“Black Cat”

’90s No. 1s Revisited: “Black Cat”

The twenty-second No. 1 song of the 1990s was “Black Cat” by Janet Jackson. Noteworthy for being written by Jackson all by herself, “Black Cat” was the sixth single off Rhythm Nation 1814. After “Escapade,” the third single, hit No. 1 earlier in the year, Jackson narrowly missed the top spot twice with “Alright” (No. 4) and “Come Back To Me” (No. 2). After “Black Cat,” Jackson would again hit No. 1 with the seventh and final release off Rhythm Nation 1814, “Love Will Never Do (Without You).”

“Black Cat” was a strong departure for Jackson, as it had a heavy rock influence, complete with electric guitars. And we’re not talking about minor rock flourishes here — this was a flat-out rock song, going to No. 1 on Billboard’s U.S. Mainstream Rock chart in addition to the Hot 100 singles chart. It also appeared on the Dance and R&B/Hip-Hop charts. Can you imagine that happening today? We can’t.

Listen to “Black Cat”:

“Black Cat,” a key element to what made Rhythm Nation 1814 such an amazing record, demonstrates Jackson’s artistic and professional bravery as she boldly transcended genre, as her brother Michael had done with his 1988 No. 1 hit “Dirty Diana.” Rock suited both Jacksons, and the videos for both these songs feature live performance footage suggesting both sister and brother were very at home in this musical space. Above all that, “Black Cat” also challenged gender norms. A hard rock song with a strong  female at the helm? Be still our beating hearts!

Tidbit: The video for “Black Cat” was shot  at the Tacoma Dome, not far from our beloved Seattle, a city crucially influential to the music of the ’90s!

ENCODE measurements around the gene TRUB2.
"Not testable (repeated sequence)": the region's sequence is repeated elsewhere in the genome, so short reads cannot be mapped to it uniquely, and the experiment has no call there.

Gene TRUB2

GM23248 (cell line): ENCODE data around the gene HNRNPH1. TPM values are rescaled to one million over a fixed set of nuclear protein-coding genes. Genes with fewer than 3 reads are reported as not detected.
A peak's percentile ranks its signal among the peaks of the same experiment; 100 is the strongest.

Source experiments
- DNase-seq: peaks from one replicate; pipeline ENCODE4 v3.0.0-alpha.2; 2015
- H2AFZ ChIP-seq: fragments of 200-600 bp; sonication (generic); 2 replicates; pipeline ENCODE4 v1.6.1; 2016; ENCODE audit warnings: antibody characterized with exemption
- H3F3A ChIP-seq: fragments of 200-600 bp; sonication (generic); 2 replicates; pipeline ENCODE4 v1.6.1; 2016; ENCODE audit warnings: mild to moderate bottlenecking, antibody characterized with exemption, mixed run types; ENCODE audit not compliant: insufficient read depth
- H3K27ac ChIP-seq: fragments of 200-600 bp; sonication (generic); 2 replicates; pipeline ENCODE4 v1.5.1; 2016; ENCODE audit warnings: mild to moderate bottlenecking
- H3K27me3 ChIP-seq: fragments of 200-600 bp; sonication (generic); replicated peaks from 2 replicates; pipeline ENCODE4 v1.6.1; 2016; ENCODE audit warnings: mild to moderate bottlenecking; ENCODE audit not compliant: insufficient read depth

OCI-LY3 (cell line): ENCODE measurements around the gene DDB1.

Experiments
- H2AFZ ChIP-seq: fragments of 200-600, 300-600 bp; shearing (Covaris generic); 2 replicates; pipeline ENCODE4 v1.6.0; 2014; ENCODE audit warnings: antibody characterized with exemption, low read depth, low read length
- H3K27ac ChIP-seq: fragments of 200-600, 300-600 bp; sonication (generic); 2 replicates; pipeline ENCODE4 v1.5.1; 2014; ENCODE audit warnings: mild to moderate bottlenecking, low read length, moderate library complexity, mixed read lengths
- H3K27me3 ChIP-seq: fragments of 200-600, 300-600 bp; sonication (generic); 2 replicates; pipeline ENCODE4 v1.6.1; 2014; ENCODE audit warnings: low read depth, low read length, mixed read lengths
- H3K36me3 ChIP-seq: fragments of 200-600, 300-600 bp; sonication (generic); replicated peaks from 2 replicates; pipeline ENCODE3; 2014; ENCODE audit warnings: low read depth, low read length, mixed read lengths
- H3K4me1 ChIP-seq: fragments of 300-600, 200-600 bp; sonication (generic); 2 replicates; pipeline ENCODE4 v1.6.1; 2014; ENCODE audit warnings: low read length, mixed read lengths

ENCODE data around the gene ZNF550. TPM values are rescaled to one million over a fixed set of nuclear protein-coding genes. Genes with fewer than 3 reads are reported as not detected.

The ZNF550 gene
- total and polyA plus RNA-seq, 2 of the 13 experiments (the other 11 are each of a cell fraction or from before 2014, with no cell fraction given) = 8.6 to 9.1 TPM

Was it dope? My, yes. Jackson was red-hot at this time, and “Black Cat” was in heavy rotation on MTV and various radio formats. It’s rebellious, energetic and oozes with attitude. It pumped you up and made you want to run through the room in your socks and jump up and down and headbang. And by you, we mean us. Tackling this genre as Michael had done also underscored a solidarity between the siblings. Ms. Jackson, at this time, was still rocking a key earring that unlocked Michael’s animal cages at the Jackson family compound in Encino, CA. (Michael, incidentally, had big cats as pets and would later make use of a panther in the video for “Black Or White,” his first of two No. 1 songs during the 1990s.)

Does it hold up? Even though rock isn’t very popular right now, this song has proven that it has legs. Jackson garnered a great deal of attention when she re-emerged recently with the album Unbreakable and a companion world tour, on which she performs “Black Cat.” The song has been frequently covered by popular artists and is performed somewhat routinely on singing competition shows. So there’s still a captive audience for this song even though in many ways it exists in a peculiar space that defies categorization.

Dopeness: 5 out of 5 Birkenstocks

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blackcat
Janet Jackson
“Black Cat”
1 week at No. 1, starting Oct. 27, 1990
Preceded by: “I Don’t Have The Heart,” James Ingram
Followed by: “Ice Ice Baby,” Vanilla Ice

’90s No. 1s Revisited is a regular feature on “Was It Dope?” where we walk through every No. 1 song of the 1990s on the Billboard Hot 100 chart in order, give it another listen, and answer two critical questions: Was it dope? And does it hold up?

– John and Carla

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